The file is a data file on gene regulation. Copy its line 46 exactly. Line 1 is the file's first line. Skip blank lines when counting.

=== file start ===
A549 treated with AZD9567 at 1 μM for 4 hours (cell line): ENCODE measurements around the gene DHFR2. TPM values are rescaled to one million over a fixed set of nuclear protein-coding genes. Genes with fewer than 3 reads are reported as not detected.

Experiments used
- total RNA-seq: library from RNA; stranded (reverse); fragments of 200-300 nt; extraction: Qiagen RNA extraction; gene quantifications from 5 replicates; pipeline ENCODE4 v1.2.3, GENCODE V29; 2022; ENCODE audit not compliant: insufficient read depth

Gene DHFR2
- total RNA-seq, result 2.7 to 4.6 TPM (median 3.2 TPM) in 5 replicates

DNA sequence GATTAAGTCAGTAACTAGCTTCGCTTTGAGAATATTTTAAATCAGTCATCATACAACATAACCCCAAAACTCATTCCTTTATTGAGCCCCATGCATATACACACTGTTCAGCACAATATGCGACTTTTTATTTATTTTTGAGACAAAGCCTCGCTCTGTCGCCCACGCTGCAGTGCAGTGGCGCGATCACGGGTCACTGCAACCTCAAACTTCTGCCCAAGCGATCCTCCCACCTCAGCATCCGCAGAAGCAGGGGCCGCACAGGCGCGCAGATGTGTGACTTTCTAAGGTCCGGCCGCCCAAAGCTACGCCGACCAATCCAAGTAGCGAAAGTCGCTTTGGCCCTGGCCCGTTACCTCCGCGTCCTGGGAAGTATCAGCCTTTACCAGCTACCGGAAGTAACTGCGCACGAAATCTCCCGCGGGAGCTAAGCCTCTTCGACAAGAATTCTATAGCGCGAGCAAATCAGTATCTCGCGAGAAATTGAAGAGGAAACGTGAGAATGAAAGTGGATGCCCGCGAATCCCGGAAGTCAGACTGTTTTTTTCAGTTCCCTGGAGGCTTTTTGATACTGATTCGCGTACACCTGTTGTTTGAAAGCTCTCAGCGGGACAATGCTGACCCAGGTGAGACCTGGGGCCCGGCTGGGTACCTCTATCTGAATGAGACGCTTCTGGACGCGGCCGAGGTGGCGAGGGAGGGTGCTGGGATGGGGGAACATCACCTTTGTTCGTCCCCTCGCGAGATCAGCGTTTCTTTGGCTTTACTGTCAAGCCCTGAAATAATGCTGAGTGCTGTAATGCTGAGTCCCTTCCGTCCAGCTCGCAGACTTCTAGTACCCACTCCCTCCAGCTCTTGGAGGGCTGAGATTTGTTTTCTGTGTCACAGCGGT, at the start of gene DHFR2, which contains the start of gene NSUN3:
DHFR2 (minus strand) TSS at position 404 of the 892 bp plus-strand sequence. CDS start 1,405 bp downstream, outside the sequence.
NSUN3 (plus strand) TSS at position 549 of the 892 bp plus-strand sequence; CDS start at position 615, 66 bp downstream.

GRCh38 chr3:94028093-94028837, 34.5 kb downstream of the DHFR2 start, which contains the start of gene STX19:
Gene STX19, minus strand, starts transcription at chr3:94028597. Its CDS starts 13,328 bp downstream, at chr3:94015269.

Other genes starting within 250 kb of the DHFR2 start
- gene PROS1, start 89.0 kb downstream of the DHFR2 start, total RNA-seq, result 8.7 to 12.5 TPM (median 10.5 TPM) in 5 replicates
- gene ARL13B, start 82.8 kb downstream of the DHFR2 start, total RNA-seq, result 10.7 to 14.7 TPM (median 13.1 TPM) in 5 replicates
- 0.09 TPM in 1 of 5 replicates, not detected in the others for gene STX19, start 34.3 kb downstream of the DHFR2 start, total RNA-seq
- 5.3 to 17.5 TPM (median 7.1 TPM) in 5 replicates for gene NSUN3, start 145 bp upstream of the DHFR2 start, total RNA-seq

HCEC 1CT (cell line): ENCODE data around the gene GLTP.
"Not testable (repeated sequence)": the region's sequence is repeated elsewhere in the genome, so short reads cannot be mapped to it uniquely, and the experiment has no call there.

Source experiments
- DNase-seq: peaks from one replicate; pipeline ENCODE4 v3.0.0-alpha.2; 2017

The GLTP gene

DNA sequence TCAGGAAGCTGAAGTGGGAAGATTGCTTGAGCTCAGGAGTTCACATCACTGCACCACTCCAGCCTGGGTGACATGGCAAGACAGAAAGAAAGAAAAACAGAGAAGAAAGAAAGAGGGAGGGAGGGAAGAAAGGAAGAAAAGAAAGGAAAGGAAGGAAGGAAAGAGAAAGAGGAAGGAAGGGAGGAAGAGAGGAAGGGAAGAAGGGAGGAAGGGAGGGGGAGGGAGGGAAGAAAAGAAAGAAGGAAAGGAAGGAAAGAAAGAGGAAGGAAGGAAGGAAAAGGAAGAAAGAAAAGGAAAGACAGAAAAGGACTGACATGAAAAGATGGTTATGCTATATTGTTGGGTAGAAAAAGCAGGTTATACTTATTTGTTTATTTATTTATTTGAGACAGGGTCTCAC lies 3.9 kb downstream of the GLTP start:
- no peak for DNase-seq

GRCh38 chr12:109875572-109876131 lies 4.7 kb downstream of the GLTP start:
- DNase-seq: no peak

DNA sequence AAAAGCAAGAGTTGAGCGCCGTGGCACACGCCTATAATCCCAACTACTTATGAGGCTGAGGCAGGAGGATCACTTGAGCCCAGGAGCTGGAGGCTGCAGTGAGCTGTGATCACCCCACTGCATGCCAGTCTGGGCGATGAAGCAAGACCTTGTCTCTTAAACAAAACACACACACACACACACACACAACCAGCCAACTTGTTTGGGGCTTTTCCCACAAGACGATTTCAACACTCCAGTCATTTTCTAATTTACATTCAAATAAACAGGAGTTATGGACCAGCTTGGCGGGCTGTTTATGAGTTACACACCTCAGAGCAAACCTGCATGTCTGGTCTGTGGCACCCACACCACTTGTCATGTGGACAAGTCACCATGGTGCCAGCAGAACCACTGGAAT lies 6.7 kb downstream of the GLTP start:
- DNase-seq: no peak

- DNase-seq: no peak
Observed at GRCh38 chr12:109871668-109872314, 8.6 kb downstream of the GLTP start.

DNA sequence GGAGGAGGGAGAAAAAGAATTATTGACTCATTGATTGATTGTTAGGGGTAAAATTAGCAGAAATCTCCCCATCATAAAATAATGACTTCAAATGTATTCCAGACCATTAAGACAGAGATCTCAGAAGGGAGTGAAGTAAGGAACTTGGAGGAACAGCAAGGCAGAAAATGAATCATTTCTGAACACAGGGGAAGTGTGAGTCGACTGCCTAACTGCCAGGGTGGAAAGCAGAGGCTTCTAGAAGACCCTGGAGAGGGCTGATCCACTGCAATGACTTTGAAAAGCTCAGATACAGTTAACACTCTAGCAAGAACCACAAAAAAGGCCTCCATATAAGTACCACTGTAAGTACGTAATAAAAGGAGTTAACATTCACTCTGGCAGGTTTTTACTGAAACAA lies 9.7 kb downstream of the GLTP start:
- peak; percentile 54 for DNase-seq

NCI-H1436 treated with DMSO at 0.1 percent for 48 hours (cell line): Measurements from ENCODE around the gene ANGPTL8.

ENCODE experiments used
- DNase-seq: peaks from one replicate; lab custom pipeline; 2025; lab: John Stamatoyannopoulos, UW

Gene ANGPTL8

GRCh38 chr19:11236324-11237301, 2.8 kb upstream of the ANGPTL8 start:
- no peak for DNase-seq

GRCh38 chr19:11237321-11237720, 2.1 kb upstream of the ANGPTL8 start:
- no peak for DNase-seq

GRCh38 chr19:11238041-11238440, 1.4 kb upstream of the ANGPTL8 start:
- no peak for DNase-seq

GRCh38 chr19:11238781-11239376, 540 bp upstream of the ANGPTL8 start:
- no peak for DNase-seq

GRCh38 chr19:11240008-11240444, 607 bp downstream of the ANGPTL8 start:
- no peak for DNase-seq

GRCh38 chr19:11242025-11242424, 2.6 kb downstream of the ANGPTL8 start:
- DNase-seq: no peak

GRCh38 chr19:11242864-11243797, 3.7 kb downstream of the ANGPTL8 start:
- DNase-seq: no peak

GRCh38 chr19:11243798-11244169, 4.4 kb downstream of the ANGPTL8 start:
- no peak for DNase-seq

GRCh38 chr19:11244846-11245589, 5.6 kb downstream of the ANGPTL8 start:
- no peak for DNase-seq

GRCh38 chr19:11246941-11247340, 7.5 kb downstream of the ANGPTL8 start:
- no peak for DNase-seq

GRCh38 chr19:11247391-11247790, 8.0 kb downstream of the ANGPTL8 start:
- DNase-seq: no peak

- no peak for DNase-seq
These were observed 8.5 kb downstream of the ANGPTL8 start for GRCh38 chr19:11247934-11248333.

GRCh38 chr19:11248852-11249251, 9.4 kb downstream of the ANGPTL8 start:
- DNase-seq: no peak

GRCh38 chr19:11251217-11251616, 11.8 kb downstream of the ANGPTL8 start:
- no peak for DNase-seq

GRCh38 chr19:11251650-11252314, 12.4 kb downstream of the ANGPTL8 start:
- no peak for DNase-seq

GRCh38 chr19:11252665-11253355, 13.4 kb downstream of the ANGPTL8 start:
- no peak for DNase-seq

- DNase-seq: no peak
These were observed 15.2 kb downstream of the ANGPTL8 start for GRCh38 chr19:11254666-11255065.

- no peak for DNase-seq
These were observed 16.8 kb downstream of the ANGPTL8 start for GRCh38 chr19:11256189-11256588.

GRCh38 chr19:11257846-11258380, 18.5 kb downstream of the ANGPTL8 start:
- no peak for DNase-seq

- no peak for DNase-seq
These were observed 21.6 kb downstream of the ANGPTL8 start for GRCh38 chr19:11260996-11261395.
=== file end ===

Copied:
- DNase-seq: no peak